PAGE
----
The importance of skills practice when learning to read

Learning to read, initially, has two components:

  1. knowledge: learning the graphemes and the sounds they represent
  2. skills: learning to blend sounds into words and segment sounds for spelling.

Many teachers offer lots of fun ways to learn graphemes. They do this in step-by-step progression, starting from the simple graphemes and progressing to the more-complex ones. However, some children still fall behind. All too often, they have not mastered the skills of blending and segmenting. Why is this?

Have these children been taught explicitly how to blend and segment? If so, could it be that their teachers do not allow enough time for skills practice? Do children have enough opportunity to practise blending at word and text levels at each stage, before moving on to the next grapheme?

Often, the point at which things begin to fall apart is when children learn to read words with adjacent consonants. The leap from reading words with three sounds (e.g. ‘n a p’) to four or five sounds (e.g. ‘c l a p’ or ‘p r i n t’) is difficult for many children. It is very important to pause at this stage, to allow lots of skills practice.

For example:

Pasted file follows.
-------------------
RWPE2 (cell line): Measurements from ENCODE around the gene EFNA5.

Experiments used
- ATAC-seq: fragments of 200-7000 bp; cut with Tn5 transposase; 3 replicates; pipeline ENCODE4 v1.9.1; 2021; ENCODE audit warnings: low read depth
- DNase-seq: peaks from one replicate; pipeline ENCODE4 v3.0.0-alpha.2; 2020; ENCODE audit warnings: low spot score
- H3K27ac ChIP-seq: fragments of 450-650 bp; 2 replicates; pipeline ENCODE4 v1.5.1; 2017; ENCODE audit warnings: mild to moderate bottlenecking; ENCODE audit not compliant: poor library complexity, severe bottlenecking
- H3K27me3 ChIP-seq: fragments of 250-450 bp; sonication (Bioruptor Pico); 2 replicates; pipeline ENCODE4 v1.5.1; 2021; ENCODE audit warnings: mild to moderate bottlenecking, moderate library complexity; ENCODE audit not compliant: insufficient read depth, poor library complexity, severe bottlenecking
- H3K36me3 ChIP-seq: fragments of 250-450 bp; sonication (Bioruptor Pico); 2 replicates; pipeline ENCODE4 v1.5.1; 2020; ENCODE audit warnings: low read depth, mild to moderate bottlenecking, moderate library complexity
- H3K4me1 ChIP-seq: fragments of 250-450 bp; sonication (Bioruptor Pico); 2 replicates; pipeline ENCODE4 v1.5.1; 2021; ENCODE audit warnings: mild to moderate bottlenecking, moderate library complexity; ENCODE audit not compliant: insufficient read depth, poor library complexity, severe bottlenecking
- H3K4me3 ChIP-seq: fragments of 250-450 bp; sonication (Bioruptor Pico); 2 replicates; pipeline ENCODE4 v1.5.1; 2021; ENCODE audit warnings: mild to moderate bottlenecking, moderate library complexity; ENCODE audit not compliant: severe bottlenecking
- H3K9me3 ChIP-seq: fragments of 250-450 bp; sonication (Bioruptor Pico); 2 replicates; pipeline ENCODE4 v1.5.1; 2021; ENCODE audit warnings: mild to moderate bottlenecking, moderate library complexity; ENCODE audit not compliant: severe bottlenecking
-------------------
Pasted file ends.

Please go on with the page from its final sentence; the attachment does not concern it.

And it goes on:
This week, my 8-year-old pupil started to learn words with the CVCC structure. We started with word building, and then did word spelling, followed with reading a decodable book with a CVCC phonic focus. We ended with sentence dictation, using sentences from the decodable book. We used the Moon Dog series.

20140424_141823 CVCC word reading MD CVCC Dictation

Because all the activities reinforced the same principle – blending the sounds when reading, and segmenting when spelling – he became quite confident. He has started reading the Magic Belt series independently. I feel he is getting a solid grounding that will serve him well.

Later, when he learns graphemes from the extended code, he will use blending and segmenting automatically. Having solid skills when blending adjacent consonants will enable him to read many, many more words. I am looking forward to working on CCVC with him next week.


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